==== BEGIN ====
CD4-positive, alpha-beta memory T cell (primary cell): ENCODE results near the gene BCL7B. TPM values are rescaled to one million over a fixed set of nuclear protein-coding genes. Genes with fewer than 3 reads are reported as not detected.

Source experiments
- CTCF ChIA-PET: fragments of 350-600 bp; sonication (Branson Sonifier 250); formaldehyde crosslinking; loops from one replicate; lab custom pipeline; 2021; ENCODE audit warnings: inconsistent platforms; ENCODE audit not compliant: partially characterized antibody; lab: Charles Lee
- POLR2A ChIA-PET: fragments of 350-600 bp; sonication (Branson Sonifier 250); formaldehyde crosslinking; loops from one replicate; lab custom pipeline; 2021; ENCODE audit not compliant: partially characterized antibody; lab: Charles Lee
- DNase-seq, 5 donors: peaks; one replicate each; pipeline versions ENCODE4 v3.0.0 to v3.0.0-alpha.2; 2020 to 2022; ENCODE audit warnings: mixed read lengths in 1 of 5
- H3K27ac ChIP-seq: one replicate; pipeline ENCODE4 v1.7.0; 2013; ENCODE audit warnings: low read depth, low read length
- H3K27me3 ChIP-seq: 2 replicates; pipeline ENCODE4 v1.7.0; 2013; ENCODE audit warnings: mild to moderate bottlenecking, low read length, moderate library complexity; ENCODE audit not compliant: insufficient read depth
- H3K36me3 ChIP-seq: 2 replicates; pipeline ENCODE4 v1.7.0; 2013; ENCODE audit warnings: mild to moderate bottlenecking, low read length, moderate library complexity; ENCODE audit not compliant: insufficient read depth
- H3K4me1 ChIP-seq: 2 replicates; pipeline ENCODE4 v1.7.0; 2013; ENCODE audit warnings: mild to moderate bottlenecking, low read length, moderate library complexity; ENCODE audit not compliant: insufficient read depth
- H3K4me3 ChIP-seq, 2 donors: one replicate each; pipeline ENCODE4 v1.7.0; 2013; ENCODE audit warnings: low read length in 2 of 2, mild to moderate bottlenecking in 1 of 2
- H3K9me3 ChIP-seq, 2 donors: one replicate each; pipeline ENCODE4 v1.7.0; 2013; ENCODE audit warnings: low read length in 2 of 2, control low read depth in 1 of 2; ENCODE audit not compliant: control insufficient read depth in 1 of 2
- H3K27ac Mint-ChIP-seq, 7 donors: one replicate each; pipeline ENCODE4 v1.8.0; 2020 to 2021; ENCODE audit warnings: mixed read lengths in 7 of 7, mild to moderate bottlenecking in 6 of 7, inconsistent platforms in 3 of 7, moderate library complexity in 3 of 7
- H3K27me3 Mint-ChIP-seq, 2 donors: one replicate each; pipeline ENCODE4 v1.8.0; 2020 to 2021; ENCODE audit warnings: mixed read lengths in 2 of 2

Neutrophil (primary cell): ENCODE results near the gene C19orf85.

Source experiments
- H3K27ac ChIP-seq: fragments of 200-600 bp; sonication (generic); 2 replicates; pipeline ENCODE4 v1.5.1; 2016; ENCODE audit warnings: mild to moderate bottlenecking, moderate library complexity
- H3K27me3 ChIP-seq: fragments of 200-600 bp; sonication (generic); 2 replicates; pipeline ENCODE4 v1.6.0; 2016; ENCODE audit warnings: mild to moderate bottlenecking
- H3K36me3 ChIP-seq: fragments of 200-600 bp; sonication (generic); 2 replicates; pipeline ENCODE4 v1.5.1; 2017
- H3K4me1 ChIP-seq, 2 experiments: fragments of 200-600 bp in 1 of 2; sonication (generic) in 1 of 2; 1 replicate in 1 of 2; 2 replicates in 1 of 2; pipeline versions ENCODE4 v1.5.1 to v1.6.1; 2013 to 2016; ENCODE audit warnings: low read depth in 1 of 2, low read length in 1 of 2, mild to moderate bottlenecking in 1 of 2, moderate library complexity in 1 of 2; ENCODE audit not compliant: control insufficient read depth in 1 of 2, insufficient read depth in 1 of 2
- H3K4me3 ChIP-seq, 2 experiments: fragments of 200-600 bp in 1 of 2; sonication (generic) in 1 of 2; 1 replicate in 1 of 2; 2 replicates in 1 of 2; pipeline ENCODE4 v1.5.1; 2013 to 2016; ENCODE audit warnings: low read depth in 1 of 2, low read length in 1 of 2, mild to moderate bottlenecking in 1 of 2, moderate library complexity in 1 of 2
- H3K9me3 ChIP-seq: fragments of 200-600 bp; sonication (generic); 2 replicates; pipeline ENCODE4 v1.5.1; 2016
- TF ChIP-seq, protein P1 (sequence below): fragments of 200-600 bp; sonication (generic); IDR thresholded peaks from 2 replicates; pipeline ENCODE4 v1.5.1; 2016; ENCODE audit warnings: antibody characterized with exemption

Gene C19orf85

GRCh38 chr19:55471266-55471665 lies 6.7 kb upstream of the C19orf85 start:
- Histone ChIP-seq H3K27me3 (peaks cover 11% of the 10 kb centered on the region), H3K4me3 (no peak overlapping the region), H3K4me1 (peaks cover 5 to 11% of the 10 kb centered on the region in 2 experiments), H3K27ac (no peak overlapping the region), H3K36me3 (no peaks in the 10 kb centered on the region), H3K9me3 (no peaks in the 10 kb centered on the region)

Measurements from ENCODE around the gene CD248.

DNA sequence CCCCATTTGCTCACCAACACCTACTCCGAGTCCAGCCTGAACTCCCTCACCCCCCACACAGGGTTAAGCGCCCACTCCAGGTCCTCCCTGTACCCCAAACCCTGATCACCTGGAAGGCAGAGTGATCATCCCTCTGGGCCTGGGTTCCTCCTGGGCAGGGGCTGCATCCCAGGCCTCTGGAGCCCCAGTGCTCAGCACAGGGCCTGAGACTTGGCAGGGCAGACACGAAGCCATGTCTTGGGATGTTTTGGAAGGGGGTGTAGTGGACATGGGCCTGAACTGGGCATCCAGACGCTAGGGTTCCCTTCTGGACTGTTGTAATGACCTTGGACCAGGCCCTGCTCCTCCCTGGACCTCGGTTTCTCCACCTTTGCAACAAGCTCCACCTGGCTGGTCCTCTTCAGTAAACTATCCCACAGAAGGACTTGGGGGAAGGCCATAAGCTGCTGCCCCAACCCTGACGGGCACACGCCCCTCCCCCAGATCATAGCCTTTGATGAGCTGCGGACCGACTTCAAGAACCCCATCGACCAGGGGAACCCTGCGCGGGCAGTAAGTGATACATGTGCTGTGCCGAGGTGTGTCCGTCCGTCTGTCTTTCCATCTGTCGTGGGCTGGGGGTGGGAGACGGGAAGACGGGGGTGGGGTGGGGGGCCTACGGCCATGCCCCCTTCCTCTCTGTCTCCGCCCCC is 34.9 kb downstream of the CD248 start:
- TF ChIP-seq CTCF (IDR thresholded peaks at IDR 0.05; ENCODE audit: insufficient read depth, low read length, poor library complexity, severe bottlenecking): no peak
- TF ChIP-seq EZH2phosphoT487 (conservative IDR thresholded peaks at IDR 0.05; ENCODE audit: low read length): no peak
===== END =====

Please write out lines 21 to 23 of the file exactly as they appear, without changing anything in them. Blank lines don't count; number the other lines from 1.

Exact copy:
- H3K9me3 ChIP-seq: fragments of 200-600 bp; sonication (generic); 2 replicates; pipeline ENCODE4 v1.5.1; 2016
- TF ChIP-seq, protein P1 (sequence below): fragments of 200-600 bp; sonication (generic); IDR thresholded peaks from 2 replicates; pipeline ENCODE4 v1.5.1; 2016; ENCODE audit warnings: antibody characterized with exemption

Gene C19orf85